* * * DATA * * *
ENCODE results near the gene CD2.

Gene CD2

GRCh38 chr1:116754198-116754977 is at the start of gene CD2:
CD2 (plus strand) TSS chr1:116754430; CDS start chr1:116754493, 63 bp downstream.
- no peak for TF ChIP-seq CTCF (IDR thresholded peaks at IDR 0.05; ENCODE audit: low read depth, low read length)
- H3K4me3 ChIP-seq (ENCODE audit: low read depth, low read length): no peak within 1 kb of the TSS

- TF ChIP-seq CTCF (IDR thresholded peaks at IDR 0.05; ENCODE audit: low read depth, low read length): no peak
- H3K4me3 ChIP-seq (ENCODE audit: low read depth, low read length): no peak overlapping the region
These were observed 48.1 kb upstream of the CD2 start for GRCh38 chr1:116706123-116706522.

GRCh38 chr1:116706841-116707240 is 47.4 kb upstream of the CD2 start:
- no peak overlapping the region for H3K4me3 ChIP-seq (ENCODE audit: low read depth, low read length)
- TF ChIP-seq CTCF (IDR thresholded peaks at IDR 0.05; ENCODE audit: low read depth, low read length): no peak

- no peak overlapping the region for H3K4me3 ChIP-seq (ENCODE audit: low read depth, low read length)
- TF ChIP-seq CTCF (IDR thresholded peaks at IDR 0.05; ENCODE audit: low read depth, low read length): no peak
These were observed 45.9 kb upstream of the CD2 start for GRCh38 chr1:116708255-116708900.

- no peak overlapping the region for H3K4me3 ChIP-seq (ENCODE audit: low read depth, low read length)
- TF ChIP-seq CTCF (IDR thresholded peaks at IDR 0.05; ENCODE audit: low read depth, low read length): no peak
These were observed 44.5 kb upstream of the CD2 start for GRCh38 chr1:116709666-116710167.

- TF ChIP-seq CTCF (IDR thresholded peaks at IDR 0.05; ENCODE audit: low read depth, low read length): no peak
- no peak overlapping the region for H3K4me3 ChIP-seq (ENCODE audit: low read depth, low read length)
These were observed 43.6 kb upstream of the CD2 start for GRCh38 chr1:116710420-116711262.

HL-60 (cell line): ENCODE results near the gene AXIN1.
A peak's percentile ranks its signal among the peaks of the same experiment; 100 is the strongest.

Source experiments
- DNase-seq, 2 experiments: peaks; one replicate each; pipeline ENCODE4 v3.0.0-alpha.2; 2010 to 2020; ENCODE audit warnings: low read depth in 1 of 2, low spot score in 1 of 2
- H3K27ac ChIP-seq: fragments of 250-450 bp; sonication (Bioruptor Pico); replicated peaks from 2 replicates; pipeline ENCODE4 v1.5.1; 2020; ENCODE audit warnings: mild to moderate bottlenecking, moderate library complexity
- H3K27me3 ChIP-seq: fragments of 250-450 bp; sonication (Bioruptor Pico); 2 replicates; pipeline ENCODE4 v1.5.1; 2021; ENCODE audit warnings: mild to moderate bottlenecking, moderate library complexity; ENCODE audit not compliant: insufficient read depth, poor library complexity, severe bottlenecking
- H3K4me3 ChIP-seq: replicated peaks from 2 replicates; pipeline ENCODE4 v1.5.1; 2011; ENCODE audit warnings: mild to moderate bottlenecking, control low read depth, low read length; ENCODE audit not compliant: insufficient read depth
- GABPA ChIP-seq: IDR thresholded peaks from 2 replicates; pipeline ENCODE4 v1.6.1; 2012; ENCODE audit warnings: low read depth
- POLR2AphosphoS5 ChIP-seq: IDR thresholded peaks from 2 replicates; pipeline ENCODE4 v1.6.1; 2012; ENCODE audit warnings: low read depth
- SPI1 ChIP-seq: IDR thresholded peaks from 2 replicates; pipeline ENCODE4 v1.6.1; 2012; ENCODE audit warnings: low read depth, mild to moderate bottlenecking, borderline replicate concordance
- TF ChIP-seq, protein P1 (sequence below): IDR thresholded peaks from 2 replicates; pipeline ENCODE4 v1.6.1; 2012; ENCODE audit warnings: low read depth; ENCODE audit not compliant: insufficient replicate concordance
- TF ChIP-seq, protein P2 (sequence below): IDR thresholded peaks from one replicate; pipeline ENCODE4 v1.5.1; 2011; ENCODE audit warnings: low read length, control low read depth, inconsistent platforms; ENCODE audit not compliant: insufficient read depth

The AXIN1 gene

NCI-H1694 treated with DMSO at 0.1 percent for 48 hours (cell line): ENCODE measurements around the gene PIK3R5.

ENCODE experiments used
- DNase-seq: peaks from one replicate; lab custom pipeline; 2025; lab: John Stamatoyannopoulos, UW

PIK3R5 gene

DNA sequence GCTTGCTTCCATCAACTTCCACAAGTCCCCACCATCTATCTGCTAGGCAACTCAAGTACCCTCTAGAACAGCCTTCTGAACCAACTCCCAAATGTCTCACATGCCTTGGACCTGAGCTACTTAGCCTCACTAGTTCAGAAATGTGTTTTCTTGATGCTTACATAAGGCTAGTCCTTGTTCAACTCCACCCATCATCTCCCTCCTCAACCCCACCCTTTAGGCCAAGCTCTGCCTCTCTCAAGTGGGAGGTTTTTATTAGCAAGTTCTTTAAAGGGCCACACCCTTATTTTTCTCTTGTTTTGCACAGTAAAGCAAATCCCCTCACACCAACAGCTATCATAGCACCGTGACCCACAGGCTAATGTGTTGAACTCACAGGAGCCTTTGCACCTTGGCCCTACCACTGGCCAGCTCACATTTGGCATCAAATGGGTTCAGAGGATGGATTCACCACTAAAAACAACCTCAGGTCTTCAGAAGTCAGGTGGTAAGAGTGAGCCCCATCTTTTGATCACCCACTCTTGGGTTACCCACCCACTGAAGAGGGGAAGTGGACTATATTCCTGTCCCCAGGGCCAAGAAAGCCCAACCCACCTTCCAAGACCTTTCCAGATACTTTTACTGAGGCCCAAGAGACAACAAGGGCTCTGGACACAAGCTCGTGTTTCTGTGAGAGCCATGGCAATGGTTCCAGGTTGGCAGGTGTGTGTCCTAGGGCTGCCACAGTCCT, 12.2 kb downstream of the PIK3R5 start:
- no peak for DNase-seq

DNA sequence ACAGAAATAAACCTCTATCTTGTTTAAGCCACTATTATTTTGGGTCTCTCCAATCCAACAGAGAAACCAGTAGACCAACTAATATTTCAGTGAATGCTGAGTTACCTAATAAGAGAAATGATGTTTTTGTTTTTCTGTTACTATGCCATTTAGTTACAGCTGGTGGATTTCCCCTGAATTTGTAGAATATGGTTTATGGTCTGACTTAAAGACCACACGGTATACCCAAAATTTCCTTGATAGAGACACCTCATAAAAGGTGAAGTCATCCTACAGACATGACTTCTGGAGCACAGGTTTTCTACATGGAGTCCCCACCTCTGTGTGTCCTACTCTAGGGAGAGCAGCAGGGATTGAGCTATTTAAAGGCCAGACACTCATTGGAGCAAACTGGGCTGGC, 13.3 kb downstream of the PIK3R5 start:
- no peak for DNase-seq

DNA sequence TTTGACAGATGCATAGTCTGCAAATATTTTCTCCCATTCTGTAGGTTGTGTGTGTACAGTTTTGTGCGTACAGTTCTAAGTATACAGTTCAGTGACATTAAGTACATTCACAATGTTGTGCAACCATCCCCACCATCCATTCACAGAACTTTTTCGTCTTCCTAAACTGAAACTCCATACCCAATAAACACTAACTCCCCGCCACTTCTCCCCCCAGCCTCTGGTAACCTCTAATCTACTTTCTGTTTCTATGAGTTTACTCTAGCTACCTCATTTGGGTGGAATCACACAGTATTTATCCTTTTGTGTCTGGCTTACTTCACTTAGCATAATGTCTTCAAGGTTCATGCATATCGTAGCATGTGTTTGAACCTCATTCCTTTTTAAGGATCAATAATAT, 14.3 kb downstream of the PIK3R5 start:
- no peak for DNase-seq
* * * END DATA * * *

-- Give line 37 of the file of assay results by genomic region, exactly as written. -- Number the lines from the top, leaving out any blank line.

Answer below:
- DNase-seq: peaks from one replicate; lab custom pipeline; 2025; lab: John Stamatoyannopoulos, UW